Freeway Rick Ross: They have law libraries.

DX: Of all the books they could have in a prison, why would they have law books?

Freeway Rick Ross: There’s guys who have died for us to have law libraries.

DX: I know that, but why would they allow them? If they’ve done all this other stuff why do they continue to allow them in there?

Freeway Rick Ross: There’s guys who would go crazy and die if they take out those books. How do you know if you’re getting justice if you don’t have the information to fight with?

DX: But it’s not about justice ultimately.

Freeway Rick Ross Says Incarceration Is Not About Justice

Freeway Rick Ross: Well it’s not totally about justice. But, at the same time, they’re gonna make it appear there is some justice. If they just took it away like you’re saying, the whole prison would go up. As long as guys believe they’re getting justice, they’re calm. If a guy thinks it’s hopeless and he doesn’t have a shot, then you’ve got a desperate person who can turn animalistic. That’s when you get a person who can get violent and can kill without thinking about it.

That’s why so much happens in South Central with the gangs and stuff. These people don’t feel like they have hope. They don’t have hope of going to a Harvard University or graduating or getting a job where they’re gonna make $80,000 a year. Nobody can tell them that, and they can’t see that. They’re hopeless, so what do they do? They join gangs, go get high and sell crack or whatever else they do—grab a microphone and rap or play basketball. They don’t see themselves as doctors, lawyers, judges and all that. I guarantee if you go to a school in South Central and ask the kids, “How many of you want to be a judge?” None of them will raise their hand, because they don’t see that. They can’t relate to a judge. The first role model you’re gonna see in most ghettos is a drug dealer.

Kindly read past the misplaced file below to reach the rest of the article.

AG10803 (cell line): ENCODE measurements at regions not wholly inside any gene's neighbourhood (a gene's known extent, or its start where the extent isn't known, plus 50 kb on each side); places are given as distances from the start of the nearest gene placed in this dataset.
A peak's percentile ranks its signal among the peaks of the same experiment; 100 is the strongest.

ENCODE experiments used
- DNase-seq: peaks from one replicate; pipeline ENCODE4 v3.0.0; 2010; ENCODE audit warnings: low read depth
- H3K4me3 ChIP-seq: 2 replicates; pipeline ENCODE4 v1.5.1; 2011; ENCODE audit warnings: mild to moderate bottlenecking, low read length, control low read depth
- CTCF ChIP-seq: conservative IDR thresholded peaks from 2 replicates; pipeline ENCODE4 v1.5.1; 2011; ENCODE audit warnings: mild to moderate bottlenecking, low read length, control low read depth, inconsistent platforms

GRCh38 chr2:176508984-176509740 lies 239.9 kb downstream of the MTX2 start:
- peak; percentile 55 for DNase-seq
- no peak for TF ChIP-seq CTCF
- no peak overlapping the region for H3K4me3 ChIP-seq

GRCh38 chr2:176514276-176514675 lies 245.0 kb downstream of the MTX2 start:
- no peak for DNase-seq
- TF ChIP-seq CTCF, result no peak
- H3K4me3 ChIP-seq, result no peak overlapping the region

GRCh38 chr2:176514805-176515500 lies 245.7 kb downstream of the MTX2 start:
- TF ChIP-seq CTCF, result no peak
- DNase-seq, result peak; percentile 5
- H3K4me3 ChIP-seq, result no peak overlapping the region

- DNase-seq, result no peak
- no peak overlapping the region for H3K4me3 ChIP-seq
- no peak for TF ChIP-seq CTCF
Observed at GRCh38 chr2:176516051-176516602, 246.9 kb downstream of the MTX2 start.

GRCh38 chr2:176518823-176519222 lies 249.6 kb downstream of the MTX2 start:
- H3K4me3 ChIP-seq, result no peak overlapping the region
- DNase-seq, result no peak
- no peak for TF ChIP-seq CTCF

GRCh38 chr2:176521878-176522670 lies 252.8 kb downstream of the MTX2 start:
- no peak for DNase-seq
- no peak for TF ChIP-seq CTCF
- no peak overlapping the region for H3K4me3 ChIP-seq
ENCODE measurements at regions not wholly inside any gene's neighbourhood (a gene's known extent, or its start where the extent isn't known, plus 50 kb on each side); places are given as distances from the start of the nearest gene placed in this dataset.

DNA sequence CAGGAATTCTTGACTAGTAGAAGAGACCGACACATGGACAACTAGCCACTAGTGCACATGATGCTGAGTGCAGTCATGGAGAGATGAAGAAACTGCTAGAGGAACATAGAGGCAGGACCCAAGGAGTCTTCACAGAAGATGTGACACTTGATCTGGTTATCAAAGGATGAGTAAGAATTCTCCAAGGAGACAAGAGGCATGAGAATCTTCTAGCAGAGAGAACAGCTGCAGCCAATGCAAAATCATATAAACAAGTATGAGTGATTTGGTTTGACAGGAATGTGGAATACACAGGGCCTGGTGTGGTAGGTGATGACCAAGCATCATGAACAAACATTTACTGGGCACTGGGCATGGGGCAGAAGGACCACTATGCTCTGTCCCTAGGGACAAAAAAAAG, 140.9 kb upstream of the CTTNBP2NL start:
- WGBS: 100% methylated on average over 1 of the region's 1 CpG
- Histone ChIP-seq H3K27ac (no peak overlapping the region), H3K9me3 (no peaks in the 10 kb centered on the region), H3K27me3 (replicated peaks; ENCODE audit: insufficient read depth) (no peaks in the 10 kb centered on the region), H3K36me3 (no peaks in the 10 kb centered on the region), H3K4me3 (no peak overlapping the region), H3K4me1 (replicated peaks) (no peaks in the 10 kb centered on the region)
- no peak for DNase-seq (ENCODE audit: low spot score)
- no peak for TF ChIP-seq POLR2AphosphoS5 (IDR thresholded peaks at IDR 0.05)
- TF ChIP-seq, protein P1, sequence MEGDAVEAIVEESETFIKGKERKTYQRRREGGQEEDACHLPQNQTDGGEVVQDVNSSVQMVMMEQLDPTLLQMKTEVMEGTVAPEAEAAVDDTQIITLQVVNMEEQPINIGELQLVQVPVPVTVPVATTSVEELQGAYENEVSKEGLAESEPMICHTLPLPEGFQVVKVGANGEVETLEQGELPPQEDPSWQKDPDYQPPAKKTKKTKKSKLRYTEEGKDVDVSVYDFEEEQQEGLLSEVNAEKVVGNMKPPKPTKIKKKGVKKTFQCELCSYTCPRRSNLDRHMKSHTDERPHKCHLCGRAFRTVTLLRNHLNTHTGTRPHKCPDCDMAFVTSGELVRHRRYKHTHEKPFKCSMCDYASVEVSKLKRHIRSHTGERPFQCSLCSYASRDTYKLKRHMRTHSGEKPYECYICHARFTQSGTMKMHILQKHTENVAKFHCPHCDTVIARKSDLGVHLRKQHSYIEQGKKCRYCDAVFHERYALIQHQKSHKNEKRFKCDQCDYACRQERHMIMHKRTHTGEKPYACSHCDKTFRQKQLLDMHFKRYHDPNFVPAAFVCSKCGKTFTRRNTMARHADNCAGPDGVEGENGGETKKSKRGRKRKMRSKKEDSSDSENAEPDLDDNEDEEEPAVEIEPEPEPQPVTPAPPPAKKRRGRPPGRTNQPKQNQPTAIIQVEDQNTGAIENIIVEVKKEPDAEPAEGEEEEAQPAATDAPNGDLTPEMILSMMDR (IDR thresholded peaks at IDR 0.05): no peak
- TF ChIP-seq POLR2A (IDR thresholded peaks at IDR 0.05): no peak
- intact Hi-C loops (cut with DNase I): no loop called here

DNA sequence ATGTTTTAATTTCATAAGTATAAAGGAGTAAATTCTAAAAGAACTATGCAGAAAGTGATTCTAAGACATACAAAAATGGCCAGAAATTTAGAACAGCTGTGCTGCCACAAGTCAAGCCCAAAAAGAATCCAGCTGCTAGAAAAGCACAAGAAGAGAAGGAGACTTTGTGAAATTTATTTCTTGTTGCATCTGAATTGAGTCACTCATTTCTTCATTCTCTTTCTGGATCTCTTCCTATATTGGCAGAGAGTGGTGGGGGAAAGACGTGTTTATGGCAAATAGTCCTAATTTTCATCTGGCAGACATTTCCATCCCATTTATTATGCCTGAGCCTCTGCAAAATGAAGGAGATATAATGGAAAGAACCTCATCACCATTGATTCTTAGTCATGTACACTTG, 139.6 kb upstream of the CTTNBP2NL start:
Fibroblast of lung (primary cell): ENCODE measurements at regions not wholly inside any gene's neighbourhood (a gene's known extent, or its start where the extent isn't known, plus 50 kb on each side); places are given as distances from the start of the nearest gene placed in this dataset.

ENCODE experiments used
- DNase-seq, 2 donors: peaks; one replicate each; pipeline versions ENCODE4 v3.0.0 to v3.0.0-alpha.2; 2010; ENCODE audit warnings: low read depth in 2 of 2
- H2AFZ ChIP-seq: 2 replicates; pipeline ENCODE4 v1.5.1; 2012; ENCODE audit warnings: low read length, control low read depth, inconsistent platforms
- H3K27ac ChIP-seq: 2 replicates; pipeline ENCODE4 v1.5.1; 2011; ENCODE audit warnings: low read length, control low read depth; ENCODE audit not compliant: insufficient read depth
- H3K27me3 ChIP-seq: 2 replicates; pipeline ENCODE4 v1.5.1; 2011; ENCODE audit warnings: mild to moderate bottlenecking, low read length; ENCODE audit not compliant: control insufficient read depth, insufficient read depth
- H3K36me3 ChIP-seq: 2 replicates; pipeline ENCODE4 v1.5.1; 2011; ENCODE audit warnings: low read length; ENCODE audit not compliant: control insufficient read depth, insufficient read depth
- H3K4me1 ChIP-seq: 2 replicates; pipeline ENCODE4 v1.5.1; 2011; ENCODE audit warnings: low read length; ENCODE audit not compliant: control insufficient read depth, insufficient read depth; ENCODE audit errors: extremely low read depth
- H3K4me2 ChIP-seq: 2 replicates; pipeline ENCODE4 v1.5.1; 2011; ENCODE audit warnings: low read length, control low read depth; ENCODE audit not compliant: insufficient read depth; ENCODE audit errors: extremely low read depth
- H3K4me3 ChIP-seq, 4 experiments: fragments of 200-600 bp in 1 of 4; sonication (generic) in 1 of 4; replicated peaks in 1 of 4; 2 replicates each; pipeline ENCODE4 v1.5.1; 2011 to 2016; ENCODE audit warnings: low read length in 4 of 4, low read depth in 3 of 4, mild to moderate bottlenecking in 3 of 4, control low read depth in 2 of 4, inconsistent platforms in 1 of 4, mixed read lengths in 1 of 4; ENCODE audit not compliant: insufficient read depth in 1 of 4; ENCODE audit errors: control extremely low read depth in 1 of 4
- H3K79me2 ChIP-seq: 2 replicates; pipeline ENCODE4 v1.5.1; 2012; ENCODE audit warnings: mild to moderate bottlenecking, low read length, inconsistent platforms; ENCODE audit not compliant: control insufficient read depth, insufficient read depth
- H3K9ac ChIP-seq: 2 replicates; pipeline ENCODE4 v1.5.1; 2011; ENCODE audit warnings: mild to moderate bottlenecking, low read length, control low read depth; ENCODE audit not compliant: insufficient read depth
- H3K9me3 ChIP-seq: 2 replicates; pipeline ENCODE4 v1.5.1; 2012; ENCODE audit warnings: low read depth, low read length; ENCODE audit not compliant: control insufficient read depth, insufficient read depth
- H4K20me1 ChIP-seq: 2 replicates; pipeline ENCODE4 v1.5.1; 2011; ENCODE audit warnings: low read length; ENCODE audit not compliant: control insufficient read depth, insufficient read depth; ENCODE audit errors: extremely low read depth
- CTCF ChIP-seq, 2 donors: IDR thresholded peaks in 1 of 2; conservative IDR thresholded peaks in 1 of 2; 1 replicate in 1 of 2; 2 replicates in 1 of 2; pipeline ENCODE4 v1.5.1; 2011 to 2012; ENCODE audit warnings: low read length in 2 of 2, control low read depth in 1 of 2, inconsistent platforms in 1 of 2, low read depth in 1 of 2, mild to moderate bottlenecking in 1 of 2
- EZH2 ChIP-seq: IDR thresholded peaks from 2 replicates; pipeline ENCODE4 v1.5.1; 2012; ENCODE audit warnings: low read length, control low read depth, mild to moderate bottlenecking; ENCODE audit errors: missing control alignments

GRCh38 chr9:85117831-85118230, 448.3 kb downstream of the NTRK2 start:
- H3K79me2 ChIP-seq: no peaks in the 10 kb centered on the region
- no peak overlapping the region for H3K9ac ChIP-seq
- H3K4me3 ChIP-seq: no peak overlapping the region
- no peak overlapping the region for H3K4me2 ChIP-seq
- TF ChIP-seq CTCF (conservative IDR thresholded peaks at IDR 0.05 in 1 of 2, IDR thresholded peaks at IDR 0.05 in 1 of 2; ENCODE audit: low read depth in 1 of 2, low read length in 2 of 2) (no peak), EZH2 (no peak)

DX: Why do you think he’s considered a role model, and why should he not be one?

Freeway Rick Ross: He’s the only person in the neighborhood that’s doing something.

DX: That’s not true though. Other people are doing stuff, but it may not be glamorous.

Freeway Rick Ross: In South Central, very few people are doing other things. When you add the skin color to it, blacks don’t own nothing.

DX: What about the black people in South Central that own their houses?

Freeway Rick Ross: They’re losing them like crazy. Right now, in this country today, blacks are broke. They have a few they put on TV—Kobe Bryant, Jay Z, William Roberts a.k.a. Rick Ross, Lil Wayne. But you’re talking about what, 1,500 people at the max? That’s out of 40 million. What are the other 40 million doing? They say the average black woman has less than $5 in savings. And if the black woman only has five, that means the black male is doing worse than that, because they will give a black woman a job. The black male can’t get a job.